“The machine dramatically improves the attachment of the platinum-based cancer drug carboplatin to nano-sized delivery tubes called vesicles. Carboplatin works by binding to cancer cells, inhibiting their DNA synthesis and cell division. The authors of the paper expect that the use of nano-tubes for delivery will allow for a more targeted release of the chemotherapy drug.”

“The hope is that by releasing carboplatin faster at lower pH levels, patients will be able to receive lower doses for more effective treatment.”

It also minimises drug waste. Up to half a tonne of manufacturing waste can be generated by the production of just one kilogramme of anti-cancer drugs.

“Much of the drugs end up in the sewerage system and [could] create superbugs in our environment,” Dr Raston said.

Thank you to TheAge for providing us with this information

Image courtesy of Parade

Watch Bill Gates Drink Water Made From Poo

Ever since Bill Gates retired from his day-to-day role at Microsoft, most of his attention has been focused on his philanthropic efforts with the Bill and Melinda Gates Foundation. One of those efforts is to provide safe and clean drinking water to as many people as possible. In this case he’s showing us how water can be made from excrement.

Yes, poo. In the video bellow, we get a demonstration of how human waste can magically be turned into perfectly drinkable water thanks to incredible developments in water sanitation technology. The same machine also converts waste into electricity that can be transferred back to the power grid.

“If we can develop safe, affordable ways to get rid of human waste, we can prevent many of those deaths and help more children grow up healthy,” – Bill Gates.

Source: TechCrunch

First ‘Poo Bus’ Gets to Work in Bristol

A bus entirely powered by human and food waste has gone into service.

The waste is converted into bio-methane gas through a process called anaerobic digestion, with gas being able to propel the ‘Bio Bus’ for up to 186 miles. The Bath Bus Company, the people behind the new bus, estimate that their new bus will ferry 10,000 people between Bristol Airport and Bath city centre.

Mohammed Saddiq, General manager of GENeco, the organisation the creates the gas, told the BBC:

“Gas-powered vehicles have an important role to play in improving air quality in UK cities but the Bio-Bus goes further than that and is actually powered by people living in the local area, including quite possibly those on the bus itself.”

Now I’m sure we’ve all travelled on some smelly buses, but let’s hope there’s never a fuel leak on this one, because I’m pretty sure you wouldn’t be able to get a bus smellier than a leaking ‘poo bus’.

Source: BBC News

 

Hitachi Is Developing a Reactor That Burns Nuclear Waste

Nuclear power is one of the safest methods of power generation, in theory. In the real world it however looks different, especially when the structures aren’t maintained or natural disasters hit, or both at once like in Japan. A more immediate problem is the waste generated by these power reactors and the thousands of years it takes to break down and stop being hazardous.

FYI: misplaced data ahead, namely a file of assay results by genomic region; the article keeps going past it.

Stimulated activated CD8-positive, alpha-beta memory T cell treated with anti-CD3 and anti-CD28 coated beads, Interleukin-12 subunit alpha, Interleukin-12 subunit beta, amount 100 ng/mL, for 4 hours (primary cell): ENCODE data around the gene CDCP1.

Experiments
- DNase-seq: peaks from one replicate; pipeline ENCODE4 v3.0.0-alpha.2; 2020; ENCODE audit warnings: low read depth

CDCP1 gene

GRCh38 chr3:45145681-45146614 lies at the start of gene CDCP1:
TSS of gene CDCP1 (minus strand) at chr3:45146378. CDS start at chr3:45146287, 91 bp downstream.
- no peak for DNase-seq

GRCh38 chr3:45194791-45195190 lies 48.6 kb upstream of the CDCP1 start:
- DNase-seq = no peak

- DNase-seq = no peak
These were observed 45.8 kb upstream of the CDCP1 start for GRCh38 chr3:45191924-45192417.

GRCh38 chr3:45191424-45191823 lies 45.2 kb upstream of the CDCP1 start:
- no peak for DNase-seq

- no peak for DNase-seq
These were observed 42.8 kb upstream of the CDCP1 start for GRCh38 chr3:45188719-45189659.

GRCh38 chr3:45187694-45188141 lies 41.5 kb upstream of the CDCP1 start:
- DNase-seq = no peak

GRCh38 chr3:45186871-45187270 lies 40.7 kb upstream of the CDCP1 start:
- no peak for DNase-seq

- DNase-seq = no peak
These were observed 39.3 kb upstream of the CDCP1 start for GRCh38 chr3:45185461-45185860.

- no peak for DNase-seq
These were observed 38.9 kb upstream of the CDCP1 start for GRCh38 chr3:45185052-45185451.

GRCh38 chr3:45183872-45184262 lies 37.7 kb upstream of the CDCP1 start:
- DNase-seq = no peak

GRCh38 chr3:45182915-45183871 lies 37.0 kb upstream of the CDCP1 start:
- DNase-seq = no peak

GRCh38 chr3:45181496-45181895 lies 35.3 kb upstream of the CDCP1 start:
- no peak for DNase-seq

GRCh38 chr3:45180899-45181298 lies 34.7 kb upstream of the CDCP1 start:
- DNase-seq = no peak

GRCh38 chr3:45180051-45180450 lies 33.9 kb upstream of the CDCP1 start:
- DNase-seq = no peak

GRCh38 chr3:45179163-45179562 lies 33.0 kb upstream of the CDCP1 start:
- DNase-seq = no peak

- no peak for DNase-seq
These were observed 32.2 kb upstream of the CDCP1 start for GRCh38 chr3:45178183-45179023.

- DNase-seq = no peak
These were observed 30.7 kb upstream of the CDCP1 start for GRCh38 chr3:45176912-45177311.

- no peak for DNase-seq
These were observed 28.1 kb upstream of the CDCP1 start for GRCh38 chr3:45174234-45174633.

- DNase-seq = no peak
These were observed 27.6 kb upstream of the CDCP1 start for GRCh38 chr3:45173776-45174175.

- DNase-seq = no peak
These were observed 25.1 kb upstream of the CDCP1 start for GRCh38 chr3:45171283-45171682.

As it is now we bury our nuclear waste under ground, in mountains and deep under the sea, which isn’t very smart. This isn’t a solution that is bearable in the long run, in any way. On a personal level I’d really like to see them all shut down once and for all. We also hear one report after another about leaks in the storage facilities and radioactive material leaking into our water and and food supplies.

To make this situation a bit more manageable, Hitachi, in partnership with MIT, the University of Michigan, and the University of California, Berkeley, is working on new reactor designs that use transuranic nuclear waste for fuel; leaving behind only short-lived radioactive elements.

Most people believe radioactive waste to be some green glowing goo, but that is far from reality. The real problem isn’t the “hot” stuff as that will burn out in a matter of minutes, or even seconds. It’s the mildly radioactive elements with an atomic number greater than 92. These elements, such as plutonium, have half lives measured in tens of thousands or even millions of years. That makes storing them a very long-term problem, and is a particular difficulty in countries like the United States that don’t recycle transuranium elements by fuel reprocessing or fast-breeder reactors.

What Hitachi and its partners are trying to do is to find ways to design next-generation reactors that can use the low-level transuranium elements as fuel, only leaving the high-level elements to quickly (relatively speaking) burn themselves out in no more than a century or so. The idea in itself isn’t new and some modular nuclear reactors already use nuclear waste as fuel. But what sets Hitachi apart is that it’s looking into designs based on current boiling-water reactors that are known as Resource-renewable Boiling Water Reactors (RBWR) and are being developed by Hitachi and Hitachi GE Nuclear Energy Ltd.

The idea is to develop a new fuel element design using refined nuclear waste products along with uranium that can be installed in a standard boiling water reactor. This would not only make such reactors more economical to build, but would also use decades of safety and operations experience to achieve efficient nuclear fission in transuranium elements. Hitachi says that it’s already carried out joint research with its partners starting in 2007 and is now concentrating on the next phase, which deals with more accurate analysis methods, as well as reactor safety and performance, with an eye toward practical application of what’s been learned.

Thank you Hitachi for providing us with this information

Images courtesy of Hitachi.